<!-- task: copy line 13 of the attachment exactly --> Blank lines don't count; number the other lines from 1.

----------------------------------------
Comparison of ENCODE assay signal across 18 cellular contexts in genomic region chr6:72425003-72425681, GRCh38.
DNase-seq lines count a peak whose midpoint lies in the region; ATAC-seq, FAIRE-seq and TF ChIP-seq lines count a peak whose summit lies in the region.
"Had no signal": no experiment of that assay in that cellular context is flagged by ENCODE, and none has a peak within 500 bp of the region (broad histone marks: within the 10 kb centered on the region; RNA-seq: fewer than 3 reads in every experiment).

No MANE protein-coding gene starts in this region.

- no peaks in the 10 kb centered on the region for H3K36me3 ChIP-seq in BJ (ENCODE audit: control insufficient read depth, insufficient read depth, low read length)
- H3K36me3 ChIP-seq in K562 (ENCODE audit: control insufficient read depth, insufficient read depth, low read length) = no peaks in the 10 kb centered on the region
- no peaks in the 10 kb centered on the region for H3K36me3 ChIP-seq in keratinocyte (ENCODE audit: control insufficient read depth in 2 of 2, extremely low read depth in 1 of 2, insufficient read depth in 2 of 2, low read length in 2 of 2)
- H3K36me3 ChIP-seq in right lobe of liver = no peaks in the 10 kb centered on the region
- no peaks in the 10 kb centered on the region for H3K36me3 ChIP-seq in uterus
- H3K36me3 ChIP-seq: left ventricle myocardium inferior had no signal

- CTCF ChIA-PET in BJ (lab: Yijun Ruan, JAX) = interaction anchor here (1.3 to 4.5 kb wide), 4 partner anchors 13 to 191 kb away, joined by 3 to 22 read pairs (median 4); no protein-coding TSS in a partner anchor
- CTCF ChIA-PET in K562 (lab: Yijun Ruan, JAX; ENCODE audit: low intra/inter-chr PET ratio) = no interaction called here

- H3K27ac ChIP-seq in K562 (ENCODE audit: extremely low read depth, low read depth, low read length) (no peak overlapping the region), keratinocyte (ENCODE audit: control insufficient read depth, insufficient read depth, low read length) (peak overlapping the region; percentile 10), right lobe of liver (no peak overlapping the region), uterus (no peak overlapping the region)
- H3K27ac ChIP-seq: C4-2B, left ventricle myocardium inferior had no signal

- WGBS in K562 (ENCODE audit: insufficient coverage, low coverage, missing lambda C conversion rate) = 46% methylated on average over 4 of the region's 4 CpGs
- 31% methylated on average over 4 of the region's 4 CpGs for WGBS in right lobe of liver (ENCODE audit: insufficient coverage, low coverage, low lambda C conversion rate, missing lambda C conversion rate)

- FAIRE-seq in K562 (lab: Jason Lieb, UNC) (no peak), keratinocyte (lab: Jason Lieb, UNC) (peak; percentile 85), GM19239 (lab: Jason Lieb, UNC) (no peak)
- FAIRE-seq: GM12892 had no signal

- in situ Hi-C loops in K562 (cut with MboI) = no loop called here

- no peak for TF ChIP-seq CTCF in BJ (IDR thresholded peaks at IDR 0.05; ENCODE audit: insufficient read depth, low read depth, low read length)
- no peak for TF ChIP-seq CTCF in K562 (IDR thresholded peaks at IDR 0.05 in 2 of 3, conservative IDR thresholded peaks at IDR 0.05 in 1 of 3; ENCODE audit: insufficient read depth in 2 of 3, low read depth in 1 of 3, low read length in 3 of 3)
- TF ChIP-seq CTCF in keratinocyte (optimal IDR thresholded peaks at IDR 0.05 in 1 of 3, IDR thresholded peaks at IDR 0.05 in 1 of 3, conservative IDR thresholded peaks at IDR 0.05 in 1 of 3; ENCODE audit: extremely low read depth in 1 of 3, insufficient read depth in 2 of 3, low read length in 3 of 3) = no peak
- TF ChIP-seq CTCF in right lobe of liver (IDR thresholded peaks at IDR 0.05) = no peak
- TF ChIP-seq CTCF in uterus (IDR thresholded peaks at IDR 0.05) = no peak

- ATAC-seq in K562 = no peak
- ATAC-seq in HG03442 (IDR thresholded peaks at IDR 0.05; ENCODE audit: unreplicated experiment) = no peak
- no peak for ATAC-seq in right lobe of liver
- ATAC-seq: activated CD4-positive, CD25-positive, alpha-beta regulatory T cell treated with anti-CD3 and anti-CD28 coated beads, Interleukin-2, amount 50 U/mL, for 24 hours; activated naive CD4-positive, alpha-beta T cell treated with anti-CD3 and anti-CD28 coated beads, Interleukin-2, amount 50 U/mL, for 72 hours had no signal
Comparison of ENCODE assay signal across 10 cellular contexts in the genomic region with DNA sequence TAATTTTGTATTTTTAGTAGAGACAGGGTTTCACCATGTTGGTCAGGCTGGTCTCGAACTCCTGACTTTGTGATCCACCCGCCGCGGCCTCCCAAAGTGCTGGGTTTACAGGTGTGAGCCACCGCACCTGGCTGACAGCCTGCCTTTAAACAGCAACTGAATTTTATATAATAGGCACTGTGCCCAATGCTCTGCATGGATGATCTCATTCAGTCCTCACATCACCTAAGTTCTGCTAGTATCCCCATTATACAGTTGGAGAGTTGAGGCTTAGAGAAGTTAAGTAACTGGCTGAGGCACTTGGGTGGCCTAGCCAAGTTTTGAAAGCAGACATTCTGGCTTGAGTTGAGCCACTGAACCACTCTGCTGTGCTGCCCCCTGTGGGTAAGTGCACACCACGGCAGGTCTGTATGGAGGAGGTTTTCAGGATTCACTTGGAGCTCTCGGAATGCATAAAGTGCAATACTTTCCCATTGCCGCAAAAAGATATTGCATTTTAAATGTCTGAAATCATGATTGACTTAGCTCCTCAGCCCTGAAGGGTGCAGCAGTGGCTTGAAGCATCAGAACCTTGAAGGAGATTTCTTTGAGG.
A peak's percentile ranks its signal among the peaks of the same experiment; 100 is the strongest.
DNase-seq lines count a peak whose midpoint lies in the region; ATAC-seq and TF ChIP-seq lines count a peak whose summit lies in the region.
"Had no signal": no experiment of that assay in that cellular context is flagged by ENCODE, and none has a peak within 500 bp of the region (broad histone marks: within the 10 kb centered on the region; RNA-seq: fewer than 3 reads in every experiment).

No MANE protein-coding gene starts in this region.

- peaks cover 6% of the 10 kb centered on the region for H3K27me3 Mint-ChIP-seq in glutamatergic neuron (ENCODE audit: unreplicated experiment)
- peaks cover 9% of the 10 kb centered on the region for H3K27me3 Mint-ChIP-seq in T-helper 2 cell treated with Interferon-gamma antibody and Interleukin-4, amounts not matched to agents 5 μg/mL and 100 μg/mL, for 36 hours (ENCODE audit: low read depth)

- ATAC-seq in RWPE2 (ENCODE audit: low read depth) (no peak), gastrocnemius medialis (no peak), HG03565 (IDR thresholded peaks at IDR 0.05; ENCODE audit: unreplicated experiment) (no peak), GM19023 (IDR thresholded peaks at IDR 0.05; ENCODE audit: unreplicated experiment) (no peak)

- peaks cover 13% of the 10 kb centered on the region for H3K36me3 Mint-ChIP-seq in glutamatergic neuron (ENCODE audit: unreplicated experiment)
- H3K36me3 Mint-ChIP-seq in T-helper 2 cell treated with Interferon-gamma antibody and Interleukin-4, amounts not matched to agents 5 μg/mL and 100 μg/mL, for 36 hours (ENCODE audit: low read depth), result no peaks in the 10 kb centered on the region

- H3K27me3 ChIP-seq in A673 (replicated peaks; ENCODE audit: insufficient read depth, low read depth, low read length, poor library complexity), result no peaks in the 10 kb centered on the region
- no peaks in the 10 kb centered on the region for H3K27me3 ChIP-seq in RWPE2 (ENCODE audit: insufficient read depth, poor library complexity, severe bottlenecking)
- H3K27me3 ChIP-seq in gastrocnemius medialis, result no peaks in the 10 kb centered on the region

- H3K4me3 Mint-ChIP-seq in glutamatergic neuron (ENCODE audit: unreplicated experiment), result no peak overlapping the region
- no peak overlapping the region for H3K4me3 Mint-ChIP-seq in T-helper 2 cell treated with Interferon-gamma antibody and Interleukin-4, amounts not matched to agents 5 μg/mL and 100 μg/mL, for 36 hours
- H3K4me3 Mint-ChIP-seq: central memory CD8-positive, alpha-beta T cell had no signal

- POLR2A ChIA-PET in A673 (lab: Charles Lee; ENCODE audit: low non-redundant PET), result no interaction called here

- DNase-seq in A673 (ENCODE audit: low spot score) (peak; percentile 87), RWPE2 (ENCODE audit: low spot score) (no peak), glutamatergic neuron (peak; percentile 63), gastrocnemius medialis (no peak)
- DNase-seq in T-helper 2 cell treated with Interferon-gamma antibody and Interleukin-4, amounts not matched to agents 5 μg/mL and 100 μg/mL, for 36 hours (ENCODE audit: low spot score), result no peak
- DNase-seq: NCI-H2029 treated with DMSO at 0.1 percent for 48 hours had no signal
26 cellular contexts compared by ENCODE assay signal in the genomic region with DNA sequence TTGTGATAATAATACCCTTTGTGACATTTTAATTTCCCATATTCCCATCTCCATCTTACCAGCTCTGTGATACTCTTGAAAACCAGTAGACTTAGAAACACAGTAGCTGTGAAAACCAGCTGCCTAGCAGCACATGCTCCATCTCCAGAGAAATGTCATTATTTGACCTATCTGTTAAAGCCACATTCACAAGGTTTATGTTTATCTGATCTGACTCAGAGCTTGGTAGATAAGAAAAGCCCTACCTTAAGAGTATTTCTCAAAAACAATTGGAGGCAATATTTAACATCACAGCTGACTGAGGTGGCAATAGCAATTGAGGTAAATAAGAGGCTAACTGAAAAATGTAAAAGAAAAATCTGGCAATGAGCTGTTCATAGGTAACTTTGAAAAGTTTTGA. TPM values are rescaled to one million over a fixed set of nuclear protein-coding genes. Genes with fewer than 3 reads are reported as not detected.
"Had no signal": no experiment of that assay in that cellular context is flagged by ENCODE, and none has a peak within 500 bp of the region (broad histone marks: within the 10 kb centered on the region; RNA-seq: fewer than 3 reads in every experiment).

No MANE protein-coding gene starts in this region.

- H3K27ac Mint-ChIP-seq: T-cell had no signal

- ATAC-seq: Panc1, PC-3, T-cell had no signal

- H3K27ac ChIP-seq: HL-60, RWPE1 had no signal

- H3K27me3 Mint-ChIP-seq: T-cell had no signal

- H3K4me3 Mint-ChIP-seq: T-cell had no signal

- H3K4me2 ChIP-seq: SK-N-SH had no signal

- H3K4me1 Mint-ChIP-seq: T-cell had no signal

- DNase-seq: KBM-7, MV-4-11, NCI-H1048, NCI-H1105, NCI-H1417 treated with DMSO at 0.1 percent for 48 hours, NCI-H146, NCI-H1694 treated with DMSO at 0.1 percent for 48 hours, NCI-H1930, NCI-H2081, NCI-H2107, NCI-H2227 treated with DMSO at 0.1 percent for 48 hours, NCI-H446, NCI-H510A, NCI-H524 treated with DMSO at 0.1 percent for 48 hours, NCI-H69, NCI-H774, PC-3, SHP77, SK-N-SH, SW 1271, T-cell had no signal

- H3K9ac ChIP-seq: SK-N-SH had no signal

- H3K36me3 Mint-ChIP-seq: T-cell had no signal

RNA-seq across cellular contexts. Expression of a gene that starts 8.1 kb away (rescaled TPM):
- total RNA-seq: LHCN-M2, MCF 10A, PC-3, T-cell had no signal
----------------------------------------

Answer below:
- H3K27ac ChIP-seq in K562 (ENCODE audit: extremely low read depth, low read depth, low read length) (no peak overlapping the region), keratinocyte (ENCODE audit: control insufficient read depth, insufficient read depth, low read length) (peak overlapping the region; percentile 10), right lobe of liver (no peak overlapping the region), uterus (no peak overlapping the region)